The Environmental Protection Agency’s main program to restore the Chesapeake Bay would get more money but other projects for the water way would be cut in the budget released Monday by President Barack Obama, a Chesapeake Bay Foundation official said.
The budget calls for $15 million to be added to the $58 million budget for the EPA’s Chesapeake Bay Program, Chesapeake Bay Foundation Federal Affairs Director Doug Siglin said.
However, the budget also calls for a 1.2 percent cut in overall EPA funding, including a 20 percent from a $2.5 billion EPA revolving fund that provides money to the states for clean water programs. The spending plan also cuts staffing for the Department of Agriculture’s Natural Resources Conservation Service which helps farmers reduce runoff and other pollution from their farms.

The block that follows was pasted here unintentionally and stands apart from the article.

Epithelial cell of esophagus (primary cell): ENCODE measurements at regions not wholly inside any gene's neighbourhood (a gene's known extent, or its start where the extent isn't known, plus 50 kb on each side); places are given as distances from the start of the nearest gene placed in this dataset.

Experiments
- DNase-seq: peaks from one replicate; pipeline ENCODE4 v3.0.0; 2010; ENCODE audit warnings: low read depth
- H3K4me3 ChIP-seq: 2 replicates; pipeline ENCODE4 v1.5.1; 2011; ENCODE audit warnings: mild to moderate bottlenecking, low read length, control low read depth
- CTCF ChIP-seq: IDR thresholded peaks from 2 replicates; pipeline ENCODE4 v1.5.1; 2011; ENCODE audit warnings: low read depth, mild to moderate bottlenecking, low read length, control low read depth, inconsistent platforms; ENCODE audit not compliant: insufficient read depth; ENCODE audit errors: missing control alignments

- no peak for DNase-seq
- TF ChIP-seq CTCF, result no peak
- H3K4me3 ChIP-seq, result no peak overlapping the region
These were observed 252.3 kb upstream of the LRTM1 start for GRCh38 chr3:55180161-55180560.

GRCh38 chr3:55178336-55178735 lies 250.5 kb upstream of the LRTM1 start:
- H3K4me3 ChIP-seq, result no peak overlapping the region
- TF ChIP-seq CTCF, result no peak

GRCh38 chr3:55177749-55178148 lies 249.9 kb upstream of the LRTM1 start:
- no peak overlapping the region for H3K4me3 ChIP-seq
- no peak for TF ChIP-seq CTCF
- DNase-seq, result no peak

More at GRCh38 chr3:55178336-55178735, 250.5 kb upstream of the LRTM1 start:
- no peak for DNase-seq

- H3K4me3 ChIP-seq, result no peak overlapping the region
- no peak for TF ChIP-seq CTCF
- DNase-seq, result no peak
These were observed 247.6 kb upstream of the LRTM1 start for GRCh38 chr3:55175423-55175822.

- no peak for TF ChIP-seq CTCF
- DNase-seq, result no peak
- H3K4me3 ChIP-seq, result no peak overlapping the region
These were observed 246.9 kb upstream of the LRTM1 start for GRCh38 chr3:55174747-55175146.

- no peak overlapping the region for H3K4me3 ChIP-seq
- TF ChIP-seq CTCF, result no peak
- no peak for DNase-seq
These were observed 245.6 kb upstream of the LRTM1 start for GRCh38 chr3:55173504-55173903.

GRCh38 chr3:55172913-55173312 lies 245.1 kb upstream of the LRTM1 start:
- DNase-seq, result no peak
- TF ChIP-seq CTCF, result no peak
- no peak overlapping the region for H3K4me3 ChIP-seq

“So, the really good news about the Chesapeake Bay Program is mitigated somewhat,” Siglin said.
The EPA’s revolving fund provides assistance to states and local jurisdictions to reduce pollution from sewage treatment plants and urban and suburban runoff. Siglin said they are critical components of state plans to achieve their pollution reduction goals under the EPA’s new federally led bay restoration strategy.
While progress is being made to reach the goals by the strategy’s 2025 deadline, federal, state and local resources “all are part of the mix and need to stay at as a high level as possible.”
However, the president is facing pressure to control federal spending. The budget announced Monday is designed to remove $4 trillion from the federal deficit in 10 years through cuts and higher taxes on the wealthy. And he immediately faced criticism from Republicans that the budget failed to address the nation’s fiscal problems.